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Iran-based attackers use back door threats to spy on Middle Eastern targets 

Dec 07, 2015 08:59 AM


Two teams of Iran-based attackers have been using back door threats to conduct targeted surveillance of domestic and international targets. While the groups are heavily targeting individuals located in Iran, they’ve also compromised airlines and telecom providers in the Middle East region, possibly in an attempt to monitor targets’ movements and communications.

The attackers are part of two separate groups that have a shared interest in targets. One group, which we call Cadelle, uses Backdoor.Cadelspy, while the other, which we’ve named Chafer, uses Backdoor.Remexi and Backdoor.Remexi.B. These threats are capable of opening a back door and stealing information from victims’ computers

The Cadelle and Chafer groups
Symantec telemetry identified Cadelle and Chafer activity dating from as far back as July 2014, however, it’s likely that activity began well before this date. Command-and-control (C&C) registrant information points to activity possibly as early as 2011, while executable compilation times suggest early 2012. Their attacks continue to the present day. Symantec estimates that each team is made up of between 5 and 10 people.

The back door threats that the groups use appear to be custom made. It’s unclear how Cadelle infects its targets with Backdoor.Cadelspy. However, Chafer has been observed compromising web servers, likely through SQL injection attacks, to drop Backdoor.Remexi onto victims’ computers. Chafer then uses Remexi to gather user names and passwords to help it spread further across the network.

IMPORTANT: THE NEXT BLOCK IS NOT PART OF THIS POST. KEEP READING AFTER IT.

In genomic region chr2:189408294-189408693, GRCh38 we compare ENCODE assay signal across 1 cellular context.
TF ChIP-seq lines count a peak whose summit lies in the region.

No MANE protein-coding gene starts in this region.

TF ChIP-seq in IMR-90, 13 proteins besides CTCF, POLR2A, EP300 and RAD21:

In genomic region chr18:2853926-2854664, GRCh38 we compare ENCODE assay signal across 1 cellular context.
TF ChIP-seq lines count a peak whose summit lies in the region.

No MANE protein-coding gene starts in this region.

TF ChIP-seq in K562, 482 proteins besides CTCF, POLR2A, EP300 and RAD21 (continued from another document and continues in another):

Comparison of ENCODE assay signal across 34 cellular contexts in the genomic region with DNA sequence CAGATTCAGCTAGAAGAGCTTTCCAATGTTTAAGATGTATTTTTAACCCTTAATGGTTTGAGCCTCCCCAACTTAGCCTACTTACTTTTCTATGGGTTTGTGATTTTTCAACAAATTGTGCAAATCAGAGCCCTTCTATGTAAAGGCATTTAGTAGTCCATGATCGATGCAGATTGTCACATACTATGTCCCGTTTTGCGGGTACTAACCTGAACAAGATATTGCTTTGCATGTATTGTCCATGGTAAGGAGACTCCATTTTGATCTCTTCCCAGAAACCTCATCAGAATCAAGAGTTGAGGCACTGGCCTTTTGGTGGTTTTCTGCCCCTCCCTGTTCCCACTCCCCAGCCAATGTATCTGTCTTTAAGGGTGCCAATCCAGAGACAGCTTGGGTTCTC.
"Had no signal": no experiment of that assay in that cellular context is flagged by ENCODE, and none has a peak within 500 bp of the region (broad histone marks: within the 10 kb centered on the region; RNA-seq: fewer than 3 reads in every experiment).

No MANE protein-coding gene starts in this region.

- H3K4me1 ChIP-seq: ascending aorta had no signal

There is evidence to suggest that the two teams may be connected in some way, though we cannot confirm this. A number of computers experienced both Cadelspy and Remexi infections within a small time window. In one instance, a computer was compromised with Backdoor.Cadelspy just minutes after being infected with Backdoor.Remexi. The Cadelle and Chafer groups also keep the same working hours and focus on similar targets. However, no sharing of C&C infrastructure between the teams has been observed.

If Cadelle and Chafer are not directly linked, then they may be separately working for a single entity. Their victim profile may be of interest to a nation state.

The victims
Data from Cadelle’s C&C servers shows that a large number of Backdoor.Cadelspy infections affected individual users of Iranian internet service providers (ISPs) and hosting services. This suggests that the majority of victims are based in Iran. There was also a significant amount of individual targets that used anonymous proxy services to go online. Reports have shown that many Iranians avail of these services to access sites that are blocked by the government’s internet censorship measures. Dissidents, activists, and researchers in the region may use these proxies in an attempt to keep their online activities private.

Figure 1. Backdoor.Cadelspy infections by region

In terms of targeted organizations, both Cadelle and Chafer seem to be interested in a similar category of organizations, such as airlines and telecom companies. The affected organizations we were able to identify are mostly based in the Middle East region in countries such as Saudi Arabia and Afghanistan, while one organization is located in the US.

Figure 2. Number of unique organizations hit with Backdoor.Cadelspy and Backdoor.Remexi from July 2014 to October 2015

Our telemetry shows that among more than a dozen entities that experienced Cadelspy and Remexi infections, four of them were compromised with both of the threats at some stages. In most instances, victim computers were infected with either Backdoor.Cadelspy or Backdoor.Remexi, not both. Less than five percent of computers were infected with both malware families. In one affected organization, there was intermittent activity between the threats over ten months. A combined total of 60 computers were compromised in another organization for almost a year.

The malware’s activity on victim computers appears to depend on the targets. One computer that was infected with both Cadelspy and Remexi was a system that ran a SIM card editing application. Other compromised computers included those belonging to web developers, or are file and database servers.

The nature of the victims suggests that Cadelle and Chafer are primarily interested in tracking individuals in terms of their movements and communications. Compromising regional telcos and airlines can help the attackers achieve this aim.